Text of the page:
Arthur Pillay, Westridge
My car was stolen on Thursday March 19.
What bothers me is what happens if or when the vehicle has been recovered.
My car had been privately recovered, which was reported to SAPS which opened a case of vehicle theft.
All of the contents inside of the car and the boot were removed.
The details were then recorded on the computerised system and reported at the traffic department.
This information is available, throughout the province and advertised as a stolen vehicle.
The recovered vehicle was taken to Stikland for fingerprinting then to Bellville for microdotting, which costs R500.
You then have to go to your nearest traffic department to obtain a certain form for police clearance in Bellville again, which is free.
The police clearance section removes the details of the stolen vehicle off the system, as recovered and this is done via Pretoria.
Then you have to go back to the traffic department to clear it from their system, and it generates a new registration number for the vehicle.
You obviously have to have a new set of number plates made as well.
The irony of this story is whether the perpetrators are caught and you are saddled with the greater expense.
Twice I had to drive to Bellville.
I am a South African Social Security Agency (SASSA) grant recipient and own a 1994 Jetta.
Is this old car really worth repairing?
The choice is yours, if you want to continue using it.
Is it really necessary to go through all of the above?
Yes, you do not have a choice, it is mandatory according to the law to go through this rigorous process.
I know they cannot change the law but they can at least consider bringing these entities closer to Mitchell’s Plain.
That clearance building in Osborne Street Bellville South has been standing there for years.
People should not just accept substandard services.
There are so many empty pockets of land and vacant plots that the government is not using.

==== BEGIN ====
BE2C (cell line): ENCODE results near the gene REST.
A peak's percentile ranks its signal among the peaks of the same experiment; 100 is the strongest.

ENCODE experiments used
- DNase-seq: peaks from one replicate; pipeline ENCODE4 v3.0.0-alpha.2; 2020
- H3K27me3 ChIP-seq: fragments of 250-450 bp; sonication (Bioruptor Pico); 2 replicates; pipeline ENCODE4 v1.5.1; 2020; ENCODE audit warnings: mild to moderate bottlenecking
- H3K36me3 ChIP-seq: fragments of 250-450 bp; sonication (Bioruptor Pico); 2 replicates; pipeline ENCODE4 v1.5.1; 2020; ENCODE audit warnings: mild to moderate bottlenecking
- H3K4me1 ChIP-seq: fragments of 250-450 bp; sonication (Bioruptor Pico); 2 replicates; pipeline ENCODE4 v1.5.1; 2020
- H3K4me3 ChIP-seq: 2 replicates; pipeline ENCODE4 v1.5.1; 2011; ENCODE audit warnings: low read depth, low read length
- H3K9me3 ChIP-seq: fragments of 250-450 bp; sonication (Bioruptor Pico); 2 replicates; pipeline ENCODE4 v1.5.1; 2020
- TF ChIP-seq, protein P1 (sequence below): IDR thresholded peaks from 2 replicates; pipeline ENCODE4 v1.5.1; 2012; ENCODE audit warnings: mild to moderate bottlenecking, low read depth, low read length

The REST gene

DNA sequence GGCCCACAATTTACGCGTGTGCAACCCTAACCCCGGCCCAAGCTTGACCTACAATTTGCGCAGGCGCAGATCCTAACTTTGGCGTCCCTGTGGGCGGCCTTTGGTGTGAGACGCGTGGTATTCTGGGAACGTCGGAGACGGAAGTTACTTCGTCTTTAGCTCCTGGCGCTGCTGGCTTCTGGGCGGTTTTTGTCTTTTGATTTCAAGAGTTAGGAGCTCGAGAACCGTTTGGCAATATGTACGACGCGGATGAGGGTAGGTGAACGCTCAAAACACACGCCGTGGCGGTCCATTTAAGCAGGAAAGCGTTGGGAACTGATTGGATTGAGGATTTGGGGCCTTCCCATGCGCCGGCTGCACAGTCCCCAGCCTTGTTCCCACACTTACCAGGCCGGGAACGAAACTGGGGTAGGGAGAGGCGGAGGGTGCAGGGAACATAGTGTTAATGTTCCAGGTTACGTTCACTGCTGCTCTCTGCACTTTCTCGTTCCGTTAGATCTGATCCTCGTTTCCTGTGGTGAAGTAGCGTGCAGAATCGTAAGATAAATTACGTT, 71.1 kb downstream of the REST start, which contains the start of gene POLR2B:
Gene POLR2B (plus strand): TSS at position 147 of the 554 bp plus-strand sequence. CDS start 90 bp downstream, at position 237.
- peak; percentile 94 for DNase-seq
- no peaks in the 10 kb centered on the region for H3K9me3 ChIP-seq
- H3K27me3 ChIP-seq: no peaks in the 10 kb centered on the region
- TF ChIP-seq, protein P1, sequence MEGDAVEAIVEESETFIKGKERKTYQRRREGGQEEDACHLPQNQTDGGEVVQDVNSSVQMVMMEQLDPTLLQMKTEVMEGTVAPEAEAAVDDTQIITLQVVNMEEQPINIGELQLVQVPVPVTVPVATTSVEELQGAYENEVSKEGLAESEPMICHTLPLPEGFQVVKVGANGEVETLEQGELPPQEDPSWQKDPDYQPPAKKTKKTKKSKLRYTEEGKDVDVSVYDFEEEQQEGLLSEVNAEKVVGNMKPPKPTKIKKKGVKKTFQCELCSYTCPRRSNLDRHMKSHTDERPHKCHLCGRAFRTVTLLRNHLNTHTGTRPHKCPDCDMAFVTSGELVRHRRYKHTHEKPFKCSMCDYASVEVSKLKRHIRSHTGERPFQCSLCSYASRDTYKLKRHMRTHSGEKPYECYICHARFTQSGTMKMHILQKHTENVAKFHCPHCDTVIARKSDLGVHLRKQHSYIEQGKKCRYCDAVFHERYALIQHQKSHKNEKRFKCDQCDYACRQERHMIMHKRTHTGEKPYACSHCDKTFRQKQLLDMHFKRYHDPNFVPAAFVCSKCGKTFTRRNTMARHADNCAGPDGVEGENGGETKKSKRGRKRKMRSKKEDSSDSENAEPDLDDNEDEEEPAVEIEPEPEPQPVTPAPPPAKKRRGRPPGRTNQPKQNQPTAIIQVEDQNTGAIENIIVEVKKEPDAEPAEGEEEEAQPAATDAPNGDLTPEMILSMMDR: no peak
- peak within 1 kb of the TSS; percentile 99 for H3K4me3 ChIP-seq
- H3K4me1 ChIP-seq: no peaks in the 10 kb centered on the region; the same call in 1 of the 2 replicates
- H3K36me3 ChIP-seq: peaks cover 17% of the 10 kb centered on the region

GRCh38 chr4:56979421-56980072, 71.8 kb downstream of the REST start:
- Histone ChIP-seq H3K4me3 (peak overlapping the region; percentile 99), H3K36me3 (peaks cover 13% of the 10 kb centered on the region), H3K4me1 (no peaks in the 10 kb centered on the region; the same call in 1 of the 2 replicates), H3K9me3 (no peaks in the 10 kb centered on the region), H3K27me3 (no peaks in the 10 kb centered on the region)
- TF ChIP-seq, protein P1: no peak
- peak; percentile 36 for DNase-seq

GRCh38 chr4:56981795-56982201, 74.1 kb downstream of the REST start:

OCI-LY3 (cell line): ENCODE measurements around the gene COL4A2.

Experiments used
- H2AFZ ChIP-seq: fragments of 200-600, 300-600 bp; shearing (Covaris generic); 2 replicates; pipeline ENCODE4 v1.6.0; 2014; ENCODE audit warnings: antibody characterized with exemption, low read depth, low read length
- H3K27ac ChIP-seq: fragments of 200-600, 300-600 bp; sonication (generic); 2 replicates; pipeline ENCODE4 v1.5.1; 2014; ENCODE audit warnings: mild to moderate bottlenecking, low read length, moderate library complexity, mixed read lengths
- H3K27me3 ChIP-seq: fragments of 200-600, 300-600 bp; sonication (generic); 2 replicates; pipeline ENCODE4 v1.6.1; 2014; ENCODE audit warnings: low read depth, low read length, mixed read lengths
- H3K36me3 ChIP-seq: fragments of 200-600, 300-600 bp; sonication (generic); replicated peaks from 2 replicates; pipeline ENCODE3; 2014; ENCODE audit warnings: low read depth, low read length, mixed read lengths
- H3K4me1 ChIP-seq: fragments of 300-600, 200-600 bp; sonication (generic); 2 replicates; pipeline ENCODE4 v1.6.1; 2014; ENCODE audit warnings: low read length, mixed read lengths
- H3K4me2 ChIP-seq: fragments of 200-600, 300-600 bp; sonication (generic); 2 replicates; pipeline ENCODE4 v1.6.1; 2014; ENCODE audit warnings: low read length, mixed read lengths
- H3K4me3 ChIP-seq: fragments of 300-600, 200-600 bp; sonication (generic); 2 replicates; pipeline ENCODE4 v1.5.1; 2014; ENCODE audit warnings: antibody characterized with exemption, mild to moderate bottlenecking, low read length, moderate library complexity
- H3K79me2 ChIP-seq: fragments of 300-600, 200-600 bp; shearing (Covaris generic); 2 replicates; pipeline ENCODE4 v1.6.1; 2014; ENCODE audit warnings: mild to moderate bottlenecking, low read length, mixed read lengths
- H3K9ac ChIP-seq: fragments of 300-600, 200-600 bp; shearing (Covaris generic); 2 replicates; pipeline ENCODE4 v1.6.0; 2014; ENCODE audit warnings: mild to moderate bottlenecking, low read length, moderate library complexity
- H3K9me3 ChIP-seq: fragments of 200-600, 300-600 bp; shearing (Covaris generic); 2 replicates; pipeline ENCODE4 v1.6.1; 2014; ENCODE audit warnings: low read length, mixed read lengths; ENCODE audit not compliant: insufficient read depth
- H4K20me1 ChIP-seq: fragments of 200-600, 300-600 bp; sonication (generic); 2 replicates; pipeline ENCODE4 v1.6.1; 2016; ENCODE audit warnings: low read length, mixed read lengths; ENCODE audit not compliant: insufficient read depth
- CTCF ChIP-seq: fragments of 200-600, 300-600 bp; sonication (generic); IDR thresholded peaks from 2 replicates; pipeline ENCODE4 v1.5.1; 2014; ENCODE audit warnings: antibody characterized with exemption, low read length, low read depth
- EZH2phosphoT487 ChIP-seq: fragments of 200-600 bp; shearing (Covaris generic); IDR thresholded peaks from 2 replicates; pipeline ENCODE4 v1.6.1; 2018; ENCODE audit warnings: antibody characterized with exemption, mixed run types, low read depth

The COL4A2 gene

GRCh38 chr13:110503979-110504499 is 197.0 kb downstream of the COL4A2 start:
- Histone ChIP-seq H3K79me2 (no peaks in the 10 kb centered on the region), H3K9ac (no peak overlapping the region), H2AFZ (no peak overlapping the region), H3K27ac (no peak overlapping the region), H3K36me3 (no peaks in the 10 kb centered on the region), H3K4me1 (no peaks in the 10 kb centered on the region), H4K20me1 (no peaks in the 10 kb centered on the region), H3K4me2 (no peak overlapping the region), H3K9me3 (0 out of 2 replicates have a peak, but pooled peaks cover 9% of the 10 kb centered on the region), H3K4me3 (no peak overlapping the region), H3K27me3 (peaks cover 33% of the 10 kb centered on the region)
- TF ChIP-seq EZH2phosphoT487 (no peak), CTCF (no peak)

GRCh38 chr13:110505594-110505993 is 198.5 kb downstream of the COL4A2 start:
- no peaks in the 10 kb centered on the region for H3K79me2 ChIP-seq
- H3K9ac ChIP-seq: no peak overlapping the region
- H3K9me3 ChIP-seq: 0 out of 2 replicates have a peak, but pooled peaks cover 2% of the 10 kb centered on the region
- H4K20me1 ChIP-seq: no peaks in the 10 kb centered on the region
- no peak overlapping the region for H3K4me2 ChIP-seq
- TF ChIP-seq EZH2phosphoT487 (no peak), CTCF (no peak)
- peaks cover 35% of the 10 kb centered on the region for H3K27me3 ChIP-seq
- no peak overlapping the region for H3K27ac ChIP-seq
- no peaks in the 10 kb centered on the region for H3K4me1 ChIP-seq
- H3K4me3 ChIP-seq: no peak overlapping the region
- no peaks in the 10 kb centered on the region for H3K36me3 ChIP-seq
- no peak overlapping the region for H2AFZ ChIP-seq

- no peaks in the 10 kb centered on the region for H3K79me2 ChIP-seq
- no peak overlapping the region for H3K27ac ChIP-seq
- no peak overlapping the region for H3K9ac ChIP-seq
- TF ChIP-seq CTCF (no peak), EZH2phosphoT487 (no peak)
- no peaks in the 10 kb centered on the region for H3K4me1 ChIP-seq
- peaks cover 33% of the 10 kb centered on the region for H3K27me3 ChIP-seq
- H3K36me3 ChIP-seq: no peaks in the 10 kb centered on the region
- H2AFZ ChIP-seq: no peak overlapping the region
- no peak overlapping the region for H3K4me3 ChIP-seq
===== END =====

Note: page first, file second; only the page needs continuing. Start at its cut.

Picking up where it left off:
Give it to SAPS where they can do this under one roof – police clearance and microdotting and a satellite office representing the traffic department.
For the man in the street this is a rather costly expense. What about a pensioner?
You feel that you have been punished twice.
Mitchell’s Plain is fast growing into a city. Why must we go outside of Mitchell’s Plain for additional services?
Just for the record, I could not find a notary nor a labour law lawyer in Mitchell’s Plain.
Everything is in Bellville, a town much smaller than Mitchell’s Plain.
Albert Fritz, MEC for Community Safety, responds:
I will refer this matter to the Red Tape Reduction Unit to examine and address the related service delivery constraints.
We must ensure that related processes are streamlined.
Raybin Windvogel, director of Red Tape Reduction Unit for the Western Cape Department of Economic Development and Tourism Directorate, responds:
We will be meeting with the head of SAPS’ Vehicle Crime Investigation Unit, Colonel Leon Hannan, to discuss the possibility of a roving office that can serve high-population areas like Mitchell’s Plain, Khayelitsha, Milnerton and Dunoon.
They have seven offices, including the head office in Bellville (Stikland), Bellville South, Paarl, Beaufort West, George, Oudtshoorn and Vredenburg.
They have a roving system for the rural towns where they do not have offices, but no such system for Cape Town.
The meeting with SAPS’ Vehicle Crime Investigation Unit was scheduled for Monday September 14.